During the summer of 1964, a presidential election year, SNCC (Student Nonviolent Coordinating Committee) sent volunteers into Mississippi to expand Black voter registration in the state, to organize a legally constituted “Freedom Democratic Party” that would challenge the whites-only Mississippi Democratic party, to establish “freedom schools” which taught reading and math to Black children, and to open community centers where individuals could obtain legal and medical assistance.
This expanded version of Letters from Mississippi retains the introduction by Julian Bond, while updating the biographies of over a dozen volunteers from that summer, and, most important, adds over 40 pages of poetry that was written by students in the Freedom Schools, along with the original preface by Langston Hughes. [Publisher’s description.]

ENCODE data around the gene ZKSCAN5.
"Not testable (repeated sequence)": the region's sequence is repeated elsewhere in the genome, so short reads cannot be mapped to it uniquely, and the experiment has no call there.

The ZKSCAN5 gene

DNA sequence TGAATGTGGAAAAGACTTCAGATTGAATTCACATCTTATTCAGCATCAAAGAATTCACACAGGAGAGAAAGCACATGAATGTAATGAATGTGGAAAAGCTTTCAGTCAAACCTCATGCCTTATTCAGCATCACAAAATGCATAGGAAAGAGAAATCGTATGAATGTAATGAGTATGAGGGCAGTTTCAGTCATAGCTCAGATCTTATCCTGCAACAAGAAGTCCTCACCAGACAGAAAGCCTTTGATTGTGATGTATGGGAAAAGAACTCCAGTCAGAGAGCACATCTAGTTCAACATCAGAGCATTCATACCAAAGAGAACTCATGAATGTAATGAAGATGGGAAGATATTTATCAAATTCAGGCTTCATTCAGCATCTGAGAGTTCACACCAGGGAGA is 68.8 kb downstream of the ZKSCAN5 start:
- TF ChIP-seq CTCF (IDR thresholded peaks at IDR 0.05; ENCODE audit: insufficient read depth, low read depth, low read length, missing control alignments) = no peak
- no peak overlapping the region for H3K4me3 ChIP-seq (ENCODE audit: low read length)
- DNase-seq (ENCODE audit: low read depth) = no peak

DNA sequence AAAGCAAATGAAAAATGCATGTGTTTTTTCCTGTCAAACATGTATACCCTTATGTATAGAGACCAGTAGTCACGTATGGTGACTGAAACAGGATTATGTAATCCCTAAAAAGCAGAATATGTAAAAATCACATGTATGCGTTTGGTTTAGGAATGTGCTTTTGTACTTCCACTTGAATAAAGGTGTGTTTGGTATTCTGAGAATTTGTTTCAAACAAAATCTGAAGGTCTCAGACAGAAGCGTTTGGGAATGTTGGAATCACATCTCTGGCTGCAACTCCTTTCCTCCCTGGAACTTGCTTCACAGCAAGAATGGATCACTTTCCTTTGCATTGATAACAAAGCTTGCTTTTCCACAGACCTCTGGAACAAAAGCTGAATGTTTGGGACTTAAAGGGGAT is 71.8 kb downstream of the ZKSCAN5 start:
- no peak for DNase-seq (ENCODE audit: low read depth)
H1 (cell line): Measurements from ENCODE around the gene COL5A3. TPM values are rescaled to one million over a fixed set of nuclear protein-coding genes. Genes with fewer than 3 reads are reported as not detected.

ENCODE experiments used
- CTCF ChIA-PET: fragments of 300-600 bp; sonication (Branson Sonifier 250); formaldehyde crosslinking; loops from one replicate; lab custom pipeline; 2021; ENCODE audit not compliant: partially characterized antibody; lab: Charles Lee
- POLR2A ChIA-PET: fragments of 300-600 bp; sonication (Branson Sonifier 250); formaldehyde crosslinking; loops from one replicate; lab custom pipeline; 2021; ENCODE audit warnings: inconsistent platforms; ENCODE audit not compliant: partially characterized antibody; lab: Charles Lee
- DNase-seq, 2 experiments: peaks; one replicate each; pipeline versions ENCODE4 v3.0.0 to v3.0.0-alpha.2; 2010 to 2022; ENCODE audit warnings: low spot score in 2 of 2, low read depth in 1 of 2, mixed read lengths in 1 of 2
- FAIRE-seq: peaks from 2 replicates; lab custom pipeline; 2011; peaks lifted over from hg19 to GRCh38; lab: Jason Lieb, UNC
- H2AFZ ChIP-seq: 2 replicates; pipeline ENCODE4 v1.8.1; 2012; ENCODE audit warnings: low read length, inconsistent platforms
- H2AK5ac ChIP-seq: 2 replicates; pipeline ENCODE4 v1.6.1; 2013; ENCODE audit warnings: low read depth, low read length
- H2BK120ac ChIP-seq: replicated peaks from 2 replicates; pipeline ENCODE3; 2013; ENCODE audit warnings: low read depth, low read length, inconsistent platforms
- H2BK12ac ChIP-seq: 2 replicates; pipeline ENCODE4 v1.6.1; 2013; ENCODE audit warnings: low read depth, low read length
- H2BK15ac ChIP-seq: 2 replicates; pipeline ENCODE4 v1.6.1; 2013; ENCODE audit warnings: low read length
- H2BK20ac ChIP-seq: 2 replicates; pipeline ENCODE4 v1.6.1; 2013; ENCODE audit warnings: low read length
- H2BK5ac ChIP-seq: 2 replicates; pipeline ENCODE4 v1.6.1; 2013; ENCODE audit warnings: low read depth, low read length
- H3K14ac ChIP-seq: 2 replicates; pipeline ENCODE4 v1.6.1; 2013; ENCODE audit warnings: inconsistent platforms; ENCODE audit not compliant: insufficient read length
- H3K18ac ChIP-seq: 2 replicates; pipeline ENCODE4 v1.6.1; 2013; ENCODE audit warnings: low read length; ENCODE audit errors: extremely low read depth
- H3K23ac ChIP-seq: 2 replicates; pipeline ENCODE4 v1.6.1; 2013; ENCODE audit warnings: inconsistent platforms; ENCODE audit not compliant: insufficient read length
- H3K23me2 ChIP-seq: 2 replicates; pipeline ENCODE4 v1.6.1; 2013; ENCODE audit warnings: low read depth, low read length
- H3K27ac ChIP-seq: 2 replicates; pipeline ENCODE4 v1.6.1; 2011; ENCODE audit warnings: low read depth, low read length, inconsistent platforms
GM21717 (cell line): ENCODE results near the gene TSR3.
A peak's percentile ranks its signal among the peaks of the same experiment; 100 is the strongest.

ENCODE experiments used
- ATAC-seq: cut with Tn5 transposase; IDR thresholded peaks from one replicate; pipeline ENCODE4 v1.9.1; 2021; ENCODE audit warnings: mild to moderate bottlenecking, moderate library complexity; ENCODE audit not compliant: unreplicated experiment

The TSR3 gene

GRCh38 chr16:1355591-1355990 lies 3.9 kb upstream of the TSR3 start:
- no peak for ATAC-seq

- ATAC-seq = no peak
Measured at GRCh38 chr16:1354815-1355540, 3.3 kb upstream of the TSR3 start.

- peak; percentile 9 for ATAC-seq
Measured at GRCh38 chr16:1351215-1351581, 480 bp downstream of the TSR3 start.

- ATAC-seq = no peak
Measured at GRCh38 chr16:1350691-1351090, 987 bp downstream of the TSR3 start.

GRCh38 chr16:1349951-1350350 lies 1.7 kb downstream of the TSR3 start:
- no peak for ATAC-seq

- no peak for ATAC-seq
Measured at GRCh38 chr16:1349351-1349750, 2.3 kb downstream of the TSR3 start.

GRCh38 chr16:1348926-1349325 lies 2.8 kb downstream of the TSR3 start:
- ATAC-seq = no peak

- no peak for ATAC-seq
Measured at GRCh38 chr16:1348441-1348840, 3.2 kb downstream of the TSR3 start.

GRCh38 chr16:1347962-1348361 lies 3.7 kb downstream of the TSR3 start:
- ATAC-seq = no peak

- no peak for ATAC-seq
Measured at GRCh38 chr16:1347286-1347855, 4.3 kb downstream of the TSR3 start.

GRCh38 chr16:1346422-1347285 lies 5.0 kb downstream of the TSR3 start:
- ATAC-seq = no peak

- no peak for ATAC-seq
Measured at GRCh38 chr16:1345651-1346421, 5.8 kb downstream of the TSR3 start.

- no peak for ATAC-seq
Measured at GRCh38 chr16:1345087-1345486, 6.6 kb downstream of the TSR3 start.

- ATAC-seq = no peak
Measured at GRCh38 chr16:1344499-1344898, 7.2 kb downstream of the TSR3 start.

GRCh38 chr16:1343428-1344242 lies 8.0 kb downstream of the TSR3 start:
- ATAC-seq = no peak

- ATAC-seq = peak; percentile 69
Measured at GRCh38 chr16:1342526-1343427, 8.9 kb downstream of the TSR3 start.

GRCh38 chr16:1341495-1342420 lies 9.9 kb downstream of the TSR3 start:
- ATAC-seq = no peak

“I am so grateful readers have been given this new opportunity to hear the story of Freedom Summer told directly by some of the young people who helped make that extraordinary moment happen. Letters from Mississippi gives us a deeply personal look at one of the Civil Rights Movement’s key moments — and reminds us that change happens because regular people have decided they were willing to fight for it.” —Marian Wright Edelman, president, Children’s Defense Fund
“These letters in perceptiveness, freshness of detail and description, variety of events and situations, and range of experience are unlike anything I’ve since encountered in civil rights literature. Collectively, they constitute an irreplaceable record of an extraordinary movement in American social and cultural history at midcentury.” —Ekwueme Michael Thelwell
ISBN: 9780939010929 | Zephyr Press